William Booth was just 23 when Spalding’s Free (or Reformed) Methodists invited him to become their minister. He had no theological or ministerial training. What he did have was a passionate, burning zeal to bring the poor, the destitute, the outcasts of this world to God.
He’d ‘seen the light’ at the age of 15, as an apprentice pawnbroker, and had started to preach in the poorest and most squalid streets of his native Nottingham. Despairing of the comfortable, middle- class respectability into which the Methodist Church had by then settled, the fiery 17-year-old led his ragged slum listeners off the street one Sunday into the Wesley Chapel and seated them in the best pews. He was roundly reprimanded and told in future to use the back door and the obscure benches set apart for the poor and shabby. Later, after moving to London, he was expelled from the Walworth Chapel for refusing to give up his street preaching, and turned to the break-away Free Methodists.
With his pawnshop job lost as well, he was virtually penniless when the call came from the Spalding Free Methodists. Their leading light was Mr.Major Shadford, a chemist in the Market Place and an increasingly influential local figure. (It would be interesting to know if Shadford had learned of the young man from a London acquaintance or had come across him by chance preaching in the street.)
Arrived in Spalding, Booth lodged first in Red Lion Street and immediately threw himself into the work. Services were held in the old Assembly Rooms in Broad Street (where the Spalding Club now is, opposite the Herring Lane carpark). But the Spalding circuit was enormous, stretching from Boston to Holbeach Drove, with over 30 Free Methodist groups to serve and organise, mostly on foot, sometimes “sitting down under hedges to rest,” he recalled. “I have tramped many a mile in these Fens, up to the ankles in mud, not knowing sometimes how to get my feet out again without leaving my boots behind me.”
He preached in scattered little chapels, in the open air and in farm kitchens with ceilings so low he could scarce stand upright. The on-going dispute between the Reformers and the Wesleyans meant that it was not always clear who owned a particular chapel. At Sutterton the Reformers were locked out, and “the people had to get in through the window.”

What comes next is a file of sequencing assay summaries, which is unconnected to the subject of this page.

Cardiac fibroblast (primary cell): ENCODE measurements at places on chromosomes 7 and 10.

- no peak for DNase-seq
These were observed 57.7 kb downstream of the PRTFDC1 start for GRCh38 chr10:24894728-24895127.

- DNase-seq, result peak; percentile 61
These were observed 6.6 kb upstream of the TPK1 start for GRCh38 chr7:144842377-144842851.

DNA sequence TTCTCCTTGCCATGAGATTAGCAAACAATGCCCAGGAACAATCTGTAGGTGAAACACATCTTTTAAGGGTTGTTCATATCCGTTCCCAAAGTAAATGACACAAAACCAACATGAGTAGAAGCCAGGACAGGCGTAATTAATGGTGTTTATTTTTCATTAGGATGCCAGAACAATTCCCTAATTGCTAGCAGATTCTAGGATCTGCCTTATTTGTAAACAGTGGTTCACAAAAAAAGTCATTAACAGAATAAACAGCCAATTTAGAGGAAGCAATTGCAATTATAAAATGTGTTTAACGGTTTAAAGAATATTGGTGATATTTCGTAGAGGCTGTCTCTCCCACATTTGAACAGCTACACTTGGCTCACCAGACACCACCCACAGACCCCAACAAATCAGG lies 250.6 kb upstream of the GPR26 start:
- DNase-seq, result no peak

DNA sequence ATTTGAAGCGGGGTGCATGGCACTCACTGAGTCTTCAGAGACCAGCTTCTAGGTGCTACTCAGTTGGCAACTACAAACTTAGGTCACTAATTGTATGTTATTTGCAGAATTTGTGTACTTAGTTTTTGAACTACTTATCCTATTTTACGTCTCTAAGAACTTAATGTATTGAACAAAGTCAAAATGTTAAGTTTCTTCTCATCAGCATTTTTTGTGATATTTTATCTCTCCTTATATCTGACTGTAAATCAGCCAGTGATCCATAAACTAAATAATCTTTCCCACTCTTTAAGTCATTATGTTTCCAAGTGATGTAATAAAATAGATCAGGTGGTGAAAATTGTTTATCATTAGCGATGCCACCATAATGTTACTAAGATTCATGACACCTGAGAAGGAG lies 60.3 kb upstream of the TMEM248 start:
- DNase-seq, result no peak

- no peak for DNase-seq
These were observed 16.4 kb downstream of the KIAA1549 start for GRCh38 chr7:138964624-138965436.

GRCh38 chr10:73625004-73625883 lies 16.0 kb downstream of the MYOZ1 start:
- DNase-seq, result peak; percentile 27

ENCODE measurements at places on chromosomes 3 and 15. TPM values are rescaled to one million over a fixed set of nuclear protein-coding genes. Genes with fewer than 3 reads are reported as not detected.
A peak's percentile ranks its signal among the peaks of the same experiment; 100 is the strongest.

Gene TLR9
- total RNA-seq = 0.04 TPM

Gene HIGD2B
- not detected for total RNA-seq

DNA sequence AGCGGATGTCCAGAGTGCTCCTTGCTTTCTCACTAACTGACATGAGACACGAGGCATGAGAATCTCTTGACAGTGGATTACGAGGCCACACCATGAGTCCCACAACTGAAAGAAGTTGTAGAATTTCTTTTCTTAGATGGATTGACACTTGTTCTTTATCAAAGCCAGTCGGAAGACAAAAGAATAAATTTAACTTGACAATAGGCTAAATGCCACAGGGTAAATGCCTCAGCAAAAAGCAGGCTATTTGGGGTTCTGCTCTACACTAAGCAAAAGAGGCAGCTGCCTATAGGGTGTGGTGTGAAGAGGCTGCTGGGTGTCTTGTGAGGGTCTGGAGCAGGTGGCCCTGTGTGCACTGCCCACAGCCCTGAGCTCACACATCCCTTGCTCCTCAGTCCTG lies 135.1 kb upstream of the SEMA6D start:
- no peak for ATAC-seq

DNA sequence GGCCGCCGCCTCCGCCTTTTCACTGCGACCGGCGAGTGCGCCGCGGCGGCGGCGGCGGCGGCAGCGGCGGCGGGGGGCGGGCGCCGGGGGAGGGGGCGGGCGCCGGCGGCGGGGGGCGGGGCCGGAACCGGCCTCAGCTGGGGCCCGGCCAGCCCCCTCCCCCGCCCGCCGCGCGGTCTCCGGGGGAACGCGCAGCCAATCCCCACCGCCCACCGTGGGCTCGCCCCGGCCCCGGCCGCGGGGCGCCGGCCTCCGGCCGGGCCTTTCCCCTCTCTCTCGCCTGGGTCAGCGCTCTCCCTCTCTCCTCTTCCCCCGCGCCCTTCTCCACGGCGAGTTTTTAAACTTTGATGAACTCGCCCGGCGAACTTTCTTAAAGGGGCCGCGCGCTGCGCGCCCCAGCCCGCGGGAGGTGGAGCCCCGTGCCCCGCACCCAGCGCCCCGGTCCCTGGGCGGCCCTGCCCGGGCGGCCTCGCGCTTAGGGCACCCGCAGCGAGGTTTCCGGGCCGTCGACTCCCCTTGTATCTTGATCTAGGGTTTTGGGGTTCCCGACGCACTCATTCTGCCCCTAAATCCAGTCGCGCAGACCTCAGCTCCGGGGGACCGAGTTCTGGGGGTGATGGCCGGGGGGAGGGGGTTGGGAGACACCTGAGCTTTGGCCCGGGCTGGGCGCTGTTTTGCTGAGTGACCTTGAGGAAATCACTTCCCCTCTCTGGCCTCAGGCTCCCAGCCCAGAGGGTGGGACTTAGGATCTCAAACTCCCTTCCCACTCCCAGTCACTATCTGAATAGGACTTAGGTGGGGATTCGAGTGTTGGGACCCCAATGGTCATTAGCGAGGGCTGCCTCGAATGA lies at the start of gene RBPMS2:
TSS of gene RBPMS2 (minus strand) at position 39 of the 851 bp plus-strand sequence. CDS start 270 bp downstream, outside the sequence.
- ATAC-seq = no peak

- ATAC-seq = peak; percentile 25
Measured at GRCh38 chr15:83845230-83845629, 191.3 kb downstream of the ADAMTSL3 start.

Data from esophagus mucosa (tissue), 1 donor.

His energy was prodigious. In his first week, for example, he preached in Holbeach (Wednesday), Moulton (Thursday), Weston Hills (Friday), Holbeach again (Sunday morning), Fleet Fen (Sunday afternoon), Holbeach (in the evening), Spalding (Monday) and Donnington (Tuesday).
Much to the concern of his betrothed back in London. Charlotte wrote: “No man can sustain incessant toil … and you must tell them.” And Joseph Ashwell, his next door neighbour when Booth moved to Bridge Street, said, “You couldn’t really hold him. I used to tell him he would kill himself.” To no avail.
As a Spalding chapel member recalled years later: “When he called at [our]house after his meetings, it was easy to tell by his manner whether those meetings had been successful or not. If they had, he would leap up the steps like a school-boy, humming snatches of some favourite hymn tune.” A successful meeting meant con- versions: 4 after one service in Holbeach, 14 at Donnington, 6 at Swineshead Bridge, 36 at Caistor. “People wept,” he wrote. “Strong men were com- pletely melted down.” Clearly he was a very charis- matic young man indeed. During a ‘tea meeting’ in Spalding, he found himself “almost crushed by the mêlée of young people trying to get close” to him.
When Booth moved back to London in 1854, he left behind him a much strengthened Free Methodist movement in Spalding with the determination to build their own chapel. (Its eventual site was in the Crescent, where the abandoned Royal Mail Sorting Office now stands. This original chapel was replaced in 1879 by the enormous be-pillared United Methodist Free Church with seating for 1100. But with a congregation reduced eventually to 88 members, it was demolished in the 1950s.)
Looking back in old age on his time in Spalding, Booth said: “I was a weak and puny fellow when I went to the Fens …… [but] those long journeys on foot and the splendid hospitality of the Lincolnshire people simply made me.”
It was in 1865 that William Booth created the Salvation Army, and by a happy coincidence the unveiling of our blue plaque by his Great Grandson Colonel; Bramwell Booth on 17 October 2015 also marked the 150th Anniversary of that event.
[Sources: Lincolnshire Free Press, Norman Leveritt and Michael Elsden: Aspects of Spalding and David Bennett: William Booth in Lincolnshire 1852-4.]